Williams absolutely refused to eliminate this scene as he thought it was of a vital need
for the play. Phillips quotes:
Streetcar is an extremely and peculiarly moral play, in the deepest and truest sense of the
term. ... The rape of Blanche by Stanley is a pivotal, integral truth in the play, without
which the play loses its meaning, which is the ravishment of the tender, the sensitive, the
delicate, by the savage and brutal forces of modern society (230).
Breen didn’t succeed in getting through his demand, but agreed that the rape could
remain in the movie, if only Stanley would be punished for his action. The stage
productions ends with Blanche’s famous last words: “Whoever you are – I have always
depended on the kindness of strangers,“ (Williams, Tennessee, Streetcar 142) followed
by Stella yelling her name and the doctor taking her away to a mental home. The
screenplay had to have another scene added; Stella is seen in front of the tenement
building, holding her baby in her arms, she utters words of regret and that she would
leave Stanley for sure. This different ending is intended to be Stanley’s punishment, for
losing Stella and his child had always been his weak spot, as we are told in scene three.
And just this return of Stella in the early beginning makes it so unbelievable that she
would be strong enough to leave him after all. She is just like Blanche, always needing
someone to cling to, someone that takes care of her and that she is attracted to, anything
Stanley offers, although he can be seen as a fierce brute force, following his basic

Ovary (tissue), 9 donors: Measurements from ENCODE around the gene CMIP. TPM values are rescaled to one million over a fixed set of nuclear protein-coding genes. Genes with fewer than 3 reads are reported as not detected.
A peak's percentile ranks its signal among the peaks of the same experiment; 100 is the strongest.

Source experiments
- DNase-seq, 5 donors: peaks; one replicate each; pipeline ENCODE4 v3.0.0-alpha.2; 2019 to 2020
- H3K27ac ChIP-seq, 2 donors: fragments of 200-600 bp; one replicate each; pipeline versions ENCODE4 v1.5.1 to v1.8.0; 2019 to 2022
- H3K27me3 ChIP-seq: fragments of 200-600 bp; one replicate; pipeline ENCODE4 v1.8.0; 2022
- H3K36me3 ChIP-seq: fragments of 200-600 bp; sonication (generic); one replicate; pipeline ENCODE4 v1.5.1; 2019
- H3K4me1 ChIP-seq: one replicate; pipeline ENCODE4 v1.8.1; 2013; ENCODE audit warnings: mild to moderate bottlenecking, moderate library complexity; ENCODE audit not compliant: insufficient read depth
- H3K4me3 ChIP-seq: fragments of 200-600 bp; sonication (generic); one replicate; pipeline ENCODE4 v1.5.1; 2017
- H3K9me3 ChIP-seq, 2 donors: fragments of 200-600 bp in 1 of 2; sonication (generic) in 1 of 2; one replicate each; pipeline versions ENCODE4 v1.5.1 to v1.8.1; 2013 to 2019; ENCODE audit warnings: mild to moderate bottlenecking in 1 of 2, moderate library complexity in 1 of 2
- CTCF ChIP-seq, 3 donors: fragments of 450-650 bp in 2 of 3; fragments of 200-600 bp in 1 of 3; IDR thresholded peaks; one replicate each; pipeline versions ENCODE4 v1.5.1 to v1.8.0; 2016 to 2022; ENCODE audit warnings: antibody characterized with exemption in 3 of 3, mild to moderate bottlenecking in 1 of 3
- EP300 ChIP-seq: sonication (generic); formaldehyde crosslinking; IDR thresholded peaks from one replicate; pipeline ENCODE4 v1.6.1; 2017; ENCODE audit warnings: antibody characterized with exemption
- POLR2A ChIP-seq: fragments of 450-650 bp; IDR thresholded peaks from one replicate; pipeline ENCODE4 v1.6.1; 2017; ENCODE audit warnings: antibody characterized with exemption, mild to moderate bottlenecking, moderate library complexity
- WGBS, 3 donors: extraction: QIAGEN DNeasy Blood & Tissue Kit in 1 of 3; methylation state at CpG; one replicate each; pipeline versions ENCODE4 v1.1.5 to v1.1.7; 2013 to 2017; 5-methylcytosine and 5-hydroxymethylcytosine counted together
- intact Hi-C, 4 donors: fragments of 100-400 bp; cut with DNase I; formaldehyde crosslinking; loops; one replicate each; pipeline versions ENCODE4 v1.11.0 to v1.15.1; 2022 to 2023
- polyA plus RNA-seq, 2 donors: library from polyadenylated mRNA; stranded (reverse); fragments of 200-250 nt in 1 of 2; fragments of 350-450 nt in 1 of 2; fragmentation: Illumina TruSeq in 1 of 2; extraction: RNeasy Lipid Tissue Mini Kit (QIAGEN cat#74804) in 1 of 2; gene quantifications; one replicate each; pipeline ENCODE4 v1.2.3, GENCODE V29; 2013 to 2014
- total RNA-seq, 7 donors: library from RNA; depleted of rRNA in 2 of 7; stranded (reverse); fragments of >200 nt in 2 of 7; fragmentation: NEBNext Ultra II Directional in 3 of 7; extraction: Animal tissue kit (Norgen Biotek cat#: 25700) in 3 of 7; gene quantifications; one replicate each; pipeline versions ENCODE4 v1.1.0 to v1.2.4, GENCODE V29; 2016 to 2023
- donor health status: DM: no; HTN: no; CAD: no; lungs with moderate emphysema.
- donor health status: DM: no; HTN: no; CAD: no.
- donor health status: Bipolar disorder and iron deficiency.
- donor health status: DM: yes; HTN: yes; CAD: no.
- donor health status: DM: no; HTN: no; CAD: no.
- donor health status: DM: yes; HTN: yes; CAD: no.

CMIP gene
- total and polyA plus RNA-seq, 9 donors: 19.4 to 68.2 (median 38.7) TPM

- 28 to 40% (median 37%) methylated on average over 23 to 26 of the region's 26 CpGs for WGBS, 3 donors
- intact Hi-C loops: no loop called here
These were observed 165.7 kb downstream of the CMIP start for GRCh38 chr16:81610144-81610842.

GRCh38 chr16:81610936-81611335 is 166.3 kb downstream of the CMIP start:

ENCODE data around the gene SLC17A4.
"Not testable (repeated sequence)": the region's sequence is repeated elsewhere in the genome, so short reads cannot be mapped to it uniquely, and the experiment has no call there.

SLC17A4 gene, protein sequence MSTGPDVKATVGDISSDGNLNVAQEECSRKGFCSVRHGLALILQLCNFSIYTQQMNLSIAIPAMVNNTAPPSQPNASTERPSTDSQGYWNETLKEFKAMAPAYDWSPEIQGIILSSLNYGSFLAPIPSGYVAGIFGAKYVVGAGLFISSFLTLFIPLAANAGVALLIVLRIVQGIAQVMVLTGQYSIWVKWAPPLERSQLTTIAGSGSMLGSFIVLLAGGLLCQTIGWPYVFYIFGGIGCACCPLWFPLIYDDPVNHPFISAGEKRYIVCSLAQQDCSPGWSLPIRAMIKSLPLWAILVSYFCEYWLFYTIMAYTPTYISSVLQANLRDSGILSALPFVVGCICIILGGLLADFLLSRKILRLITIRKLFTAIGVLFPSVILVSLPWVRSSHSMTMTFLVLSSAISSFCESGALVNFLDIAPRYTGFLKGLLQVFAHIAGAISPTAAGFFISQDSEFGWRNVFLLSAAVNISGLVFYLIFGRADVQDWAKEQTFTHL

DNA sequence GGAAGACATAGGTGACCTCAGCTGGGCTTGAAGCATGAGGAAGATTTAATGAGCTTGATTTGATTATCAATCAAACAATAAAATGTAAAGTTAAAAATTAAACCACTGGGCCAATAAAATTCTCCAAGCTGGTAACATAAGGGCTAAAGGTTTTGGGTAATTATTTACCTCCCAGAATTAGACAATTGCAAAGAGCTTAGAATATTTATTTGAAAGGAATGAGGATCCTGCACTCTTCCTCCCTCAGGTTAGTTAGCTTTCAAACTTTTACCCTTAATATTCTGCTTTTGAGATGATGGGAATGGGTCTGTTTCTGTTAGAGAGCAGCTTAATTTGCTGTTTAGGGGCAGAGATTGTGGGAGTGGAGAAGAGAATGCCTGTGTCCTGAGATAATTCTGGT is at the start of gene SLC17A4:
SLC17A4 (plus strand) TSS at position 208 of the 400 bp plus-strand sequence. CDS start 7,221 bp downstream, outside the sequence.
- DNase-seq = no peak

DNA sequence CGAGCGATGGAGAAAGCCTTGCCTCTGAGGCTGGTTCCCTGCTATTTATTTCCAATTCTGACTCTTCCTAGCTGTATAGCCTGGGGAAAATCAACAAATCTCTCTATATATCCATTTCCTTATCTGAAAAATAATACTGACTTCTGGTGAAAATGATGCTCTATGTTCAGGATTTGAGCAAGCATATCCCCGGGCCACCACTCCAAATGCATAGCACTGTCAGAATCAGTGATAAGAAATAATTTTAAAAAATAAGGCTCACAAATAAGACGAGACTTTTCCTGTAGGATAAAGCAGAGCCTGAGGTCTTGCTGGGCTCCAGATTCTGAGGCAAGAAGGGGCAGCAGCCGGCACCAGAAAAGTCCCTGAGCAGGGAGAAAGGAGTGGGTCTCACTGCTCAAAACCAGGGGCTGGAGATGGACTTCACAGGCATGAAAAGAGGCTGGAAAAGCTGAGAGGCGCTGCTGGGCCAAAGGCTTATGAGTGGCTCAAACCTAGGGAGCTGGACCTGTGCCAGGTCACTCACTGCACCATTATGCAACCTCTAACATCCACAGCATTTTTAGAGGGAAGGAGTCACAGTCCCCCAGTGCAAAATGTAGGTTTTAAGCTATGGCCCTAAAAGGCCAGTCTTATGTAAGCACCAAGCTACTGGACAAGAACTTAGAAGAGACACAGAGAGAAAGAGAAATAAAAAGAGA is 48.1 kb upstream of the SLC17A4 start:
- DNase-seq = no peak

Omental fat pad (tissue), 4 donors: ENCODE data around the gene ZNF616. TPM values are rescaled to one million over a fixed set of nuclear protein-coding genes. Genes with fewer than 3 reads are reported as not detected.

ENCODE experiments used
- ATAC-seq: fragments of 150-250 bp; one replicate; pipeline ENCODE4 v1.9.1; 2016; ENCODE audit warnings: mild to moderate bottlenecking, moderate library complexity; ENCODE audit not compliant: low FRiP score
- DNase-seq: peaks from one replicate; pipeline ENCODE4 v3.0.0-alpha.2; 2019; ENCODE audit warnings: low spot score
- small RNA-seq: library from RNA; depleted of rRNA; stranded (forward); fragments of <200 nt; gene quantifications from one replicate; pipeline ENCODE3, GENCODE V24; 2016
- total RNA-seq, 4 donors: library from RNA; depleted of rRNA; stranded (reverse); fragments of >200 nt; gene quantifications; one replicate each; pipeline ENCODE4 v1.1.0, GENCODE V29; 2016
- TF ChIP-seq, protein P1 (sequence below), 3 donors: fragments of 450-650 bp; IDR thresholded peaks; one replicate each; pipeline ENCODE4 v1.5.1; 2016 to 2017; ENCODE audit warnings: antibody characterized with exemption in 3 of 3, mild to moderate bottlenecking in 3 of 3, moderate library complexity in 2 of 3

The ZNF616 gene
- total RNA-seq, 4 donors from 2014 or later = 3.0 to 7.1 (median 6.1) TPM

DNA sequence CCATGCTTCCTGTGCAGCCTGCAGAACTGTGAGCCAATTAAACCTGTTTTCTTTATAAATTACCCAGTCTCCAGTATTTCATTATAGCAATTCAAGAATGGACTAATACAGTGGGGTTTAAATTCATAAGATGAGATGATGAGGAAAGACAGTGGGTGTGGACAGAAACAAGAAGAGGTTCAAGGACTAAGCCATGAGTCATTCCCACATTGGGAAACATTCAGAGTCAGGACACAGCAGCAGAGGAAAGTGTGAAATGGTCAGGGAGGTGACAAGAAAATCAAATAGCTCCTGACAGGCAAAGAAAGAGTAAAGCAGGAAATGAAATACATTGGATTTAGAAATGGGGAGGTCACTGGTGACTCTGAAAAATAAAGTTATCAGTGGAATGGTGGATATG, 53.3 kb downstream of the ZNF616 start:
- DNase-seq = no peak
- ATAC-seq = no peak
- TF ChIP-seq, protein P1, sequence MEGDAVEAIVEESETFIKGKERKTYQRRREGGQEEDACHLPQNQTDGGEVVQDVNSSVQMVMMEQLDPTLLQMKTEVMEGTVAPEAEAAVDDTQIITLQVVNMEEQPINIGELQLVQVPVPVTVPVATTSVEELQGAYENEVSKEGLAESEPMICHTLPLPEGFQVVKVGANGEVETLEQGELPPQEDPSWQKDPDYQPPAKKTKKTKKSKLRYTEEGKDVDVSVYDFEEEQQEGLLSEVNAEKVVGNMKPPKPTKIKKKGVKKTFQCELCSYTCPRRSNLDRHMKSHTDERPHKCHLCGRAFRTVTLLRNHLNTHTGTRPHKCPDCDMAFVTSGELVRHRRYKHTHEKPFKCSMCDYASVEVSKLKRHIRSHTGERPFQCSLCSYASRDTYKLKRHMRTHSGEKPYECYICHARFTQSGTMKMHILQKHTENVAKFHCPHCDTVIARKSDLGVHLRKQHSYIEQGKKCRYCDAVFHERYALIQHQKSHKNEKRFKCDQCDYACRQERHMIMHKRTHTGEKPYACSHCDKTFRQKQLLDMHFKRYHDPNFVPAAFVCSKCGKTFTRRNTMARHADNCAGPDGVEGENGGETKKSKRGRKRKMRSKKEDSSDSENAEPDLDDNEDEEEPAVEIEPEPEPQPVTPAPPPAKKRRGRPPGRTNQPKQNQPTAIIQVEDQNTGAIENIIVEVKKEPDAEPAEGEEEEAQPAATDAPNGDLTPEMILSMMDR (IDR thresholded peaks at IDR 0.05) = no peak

instincts, taking whatever he desires. Furthermore this behavior of his was another point
Breen made Warner cut out after the movie was already finished. Originally Stanley
says: “Come to think of it – maybe you wouldn’t be bad to – interfere with ...“ and after
Blanche trying to defend herself with a broken bottle: “Tiger – tiger! Drop the bottle
top! Drop it! We’ve had this date with each other from the beginning“ (Williams,
Tennessee, Streetcar 129-30)! These words clearly expressing that he raped his sisterin-law on purpose. The officially released movie version was missing both sentences,
giving the impression that both, Stanley and Blanche, were drunk and a “bad“ thing
happened for which Stanley is being punished in the end. Breen’s only objection were
to words and plot only, thus leaving Kazan the opportunity to work with symbols that
couldn’t be used in a stage production. Earlier in the scene Stanley uncaps a bottle of
beer, letting it spill over – a symbol for his sexual energy – and immediately after the